Archive for August, 2007

Currently in my fridge …

August 31, 2007

I’ve made a list of the lunch type things in my fridge that need to be used in the next few weeks.

I seem to get stuck in a rut with lunches. I find something new I like, then have it again and again and forget what other things I might have.  I’m going to put together a page with a list of lunches on it sometime soon (when I’ve got my next writing assignment out of the way, probably).

Meanwhile, I have the following things to use up in the next few weeks:

  • goats cheese – 25g portions (they will probably keep till October)
  • chicken sesame bits (actually in the freezer but should be used within a month)
  • falafel from M&S (also in the freezer but needs to be used)
  • crab pate – I shall try this on savours. I’ve only had it on bread or toast before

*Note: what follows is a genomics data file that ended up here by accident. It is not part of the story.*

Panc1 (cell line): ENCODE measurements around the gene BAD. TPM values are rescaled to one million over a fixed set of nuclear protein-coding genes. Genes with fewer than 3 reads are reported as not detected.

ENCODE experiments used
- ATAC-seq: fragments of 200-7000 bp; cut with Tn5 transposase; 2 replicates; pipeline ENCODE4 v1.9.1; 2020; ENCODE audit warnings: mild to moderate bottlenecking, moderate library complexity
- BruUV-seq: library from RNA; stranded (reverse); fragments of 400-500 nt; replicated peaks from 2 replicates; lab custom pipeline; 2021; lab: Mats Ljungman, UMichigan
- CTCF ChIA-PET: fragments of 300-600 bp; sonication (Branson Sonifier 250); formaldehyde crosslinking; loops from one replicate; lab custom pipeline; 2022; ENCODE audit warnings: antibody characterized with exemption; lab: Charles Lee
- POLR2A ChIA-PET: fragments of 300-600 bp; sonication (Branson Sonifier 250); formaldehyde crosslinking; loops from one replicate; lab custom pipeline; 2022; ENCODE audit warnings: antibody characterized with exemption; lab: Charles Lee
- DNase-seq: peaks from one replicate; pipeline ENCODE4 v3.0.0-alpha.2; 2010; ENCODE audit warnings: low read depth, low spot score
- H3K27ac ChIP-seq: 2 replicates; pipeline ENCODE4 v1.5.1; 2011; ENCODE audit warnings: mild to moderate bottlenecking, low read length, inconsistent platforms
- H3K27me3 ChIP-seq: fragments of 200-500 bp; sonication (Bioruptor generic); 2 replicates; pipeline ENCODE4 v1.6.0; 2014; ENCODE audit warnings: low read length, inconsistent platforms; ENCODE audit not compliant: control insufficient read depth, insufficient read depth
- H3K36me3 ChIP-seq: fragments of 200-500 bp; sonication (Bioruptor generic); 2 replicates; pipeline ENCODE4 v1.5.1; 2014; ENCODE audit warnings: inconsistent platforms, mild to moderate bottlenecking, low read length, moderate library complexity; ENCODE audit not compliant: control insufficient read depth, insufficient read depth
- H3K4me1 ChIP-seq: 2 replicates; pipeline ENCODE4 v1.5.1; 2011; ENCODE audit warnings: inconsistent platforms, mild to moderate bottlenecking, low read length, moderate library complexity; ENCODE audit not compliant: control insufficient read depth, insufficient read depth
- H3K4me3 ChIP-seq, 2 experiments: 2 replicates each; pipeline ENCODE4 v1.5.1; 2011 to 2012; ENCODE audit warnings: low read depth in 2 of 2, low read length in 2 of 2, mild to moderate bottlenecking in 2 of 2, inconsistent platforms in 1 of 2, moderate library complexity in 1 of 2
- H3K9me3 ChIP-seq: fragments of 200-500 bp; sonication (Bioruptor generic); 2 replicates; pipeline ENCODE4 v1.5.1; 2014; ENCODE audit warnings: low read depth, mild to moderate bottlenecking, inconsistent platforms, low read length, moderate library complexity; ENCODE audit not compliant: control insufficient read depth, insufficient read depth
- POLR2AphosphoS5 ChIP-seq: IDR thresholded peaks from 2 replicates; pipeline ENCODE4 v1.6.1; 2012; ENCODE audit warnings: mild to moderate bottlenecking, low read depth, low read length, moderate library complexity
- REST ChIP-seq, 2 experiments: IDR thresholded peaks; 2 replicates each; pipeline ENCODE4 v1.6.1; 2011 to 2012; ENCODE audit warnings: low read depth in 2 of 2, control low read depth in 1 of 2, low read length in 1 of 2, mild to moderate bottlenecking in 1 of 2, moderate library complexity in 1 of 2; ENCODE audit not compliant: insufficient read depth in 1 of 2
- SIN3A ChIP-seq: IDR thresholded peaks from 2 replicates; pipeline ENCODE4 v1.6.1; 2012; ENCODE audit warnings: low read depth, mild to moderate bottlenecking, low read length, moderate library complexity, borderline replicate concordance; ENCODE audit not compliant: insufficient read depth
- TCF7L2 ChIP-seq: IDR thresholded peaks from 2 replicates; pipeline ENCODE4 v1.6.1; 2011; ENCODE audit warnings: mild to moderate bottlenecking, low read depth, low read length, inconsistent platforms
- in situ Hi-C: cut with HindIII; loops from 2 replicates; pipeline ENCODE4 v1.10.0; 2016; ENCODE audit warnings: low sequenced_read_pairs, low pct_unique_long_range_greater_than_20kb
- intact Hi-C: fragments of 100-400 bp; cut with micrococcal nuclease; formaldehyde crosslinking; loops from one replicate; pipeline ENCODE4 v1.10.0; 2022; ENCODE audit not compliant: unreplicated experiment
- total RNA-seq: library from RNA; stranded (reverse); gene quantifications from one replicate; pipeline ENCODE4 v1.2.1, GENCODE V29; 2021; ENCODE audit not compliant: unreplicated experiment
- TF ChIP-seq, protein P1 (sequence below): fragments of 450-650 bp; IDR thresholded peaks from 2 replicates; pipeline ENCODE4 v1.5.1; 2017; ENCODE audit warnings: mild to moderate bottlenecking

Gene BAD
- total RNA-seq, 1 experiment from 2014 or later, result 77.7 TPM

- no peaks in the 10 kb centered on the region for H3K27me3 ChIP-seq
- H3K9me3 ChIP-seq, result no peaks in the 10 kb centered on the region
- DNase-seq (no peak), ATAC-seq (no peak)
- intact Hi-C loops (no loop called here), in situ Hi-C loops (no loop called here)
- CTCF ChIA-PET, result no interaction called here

• feta – past its ‘die by’ date but probably fine. There is a lunch recipe I want to use it for
  • Applewood smoked cheddar
  • cheese with apricots
  • I’ve also got salad stuff (as always) and some sugar snaps and other perishables.

    Speedy supper: pancetta & mushroom pasta

    August 8, 2007

    I wanted something quick tonight as I was supposed to go to the water aerobic class which started at 8pm. I didn’t go, but that doesn’t matter here.

    I don’t usually use bottled sauces, preferring to make my own but there were some on special offer in the cash & carry so I thought I’d give them a go. They are ‘Sacla’, a brand I’ve seen advertised. Other purchases at the cash & carry were some pancetta – 4 x 125g portions in one pack and loads of mushrooms. I love mushrooms.

    I usually throw in everything I can find when making a stir-fry or a ‘bitsa’ but decided to go with the ‘less is more’ philosophy tonight. With fewer ingredients you can taste each of them more clearly.

    So, I tipped the pancetta (bacon bits) into a dry frying pan and let it cook for a few minutes – till all the tasty oil started to sizzle in the pan. I carefully took the bacon out of the pan, leaving behind as much of the oil as I could and putting the bacon on a sheet of kitchen paper on a plate so as much of the oil as possible would be absorbed by the paper, leaving a less fattening, tastier pile of bacon.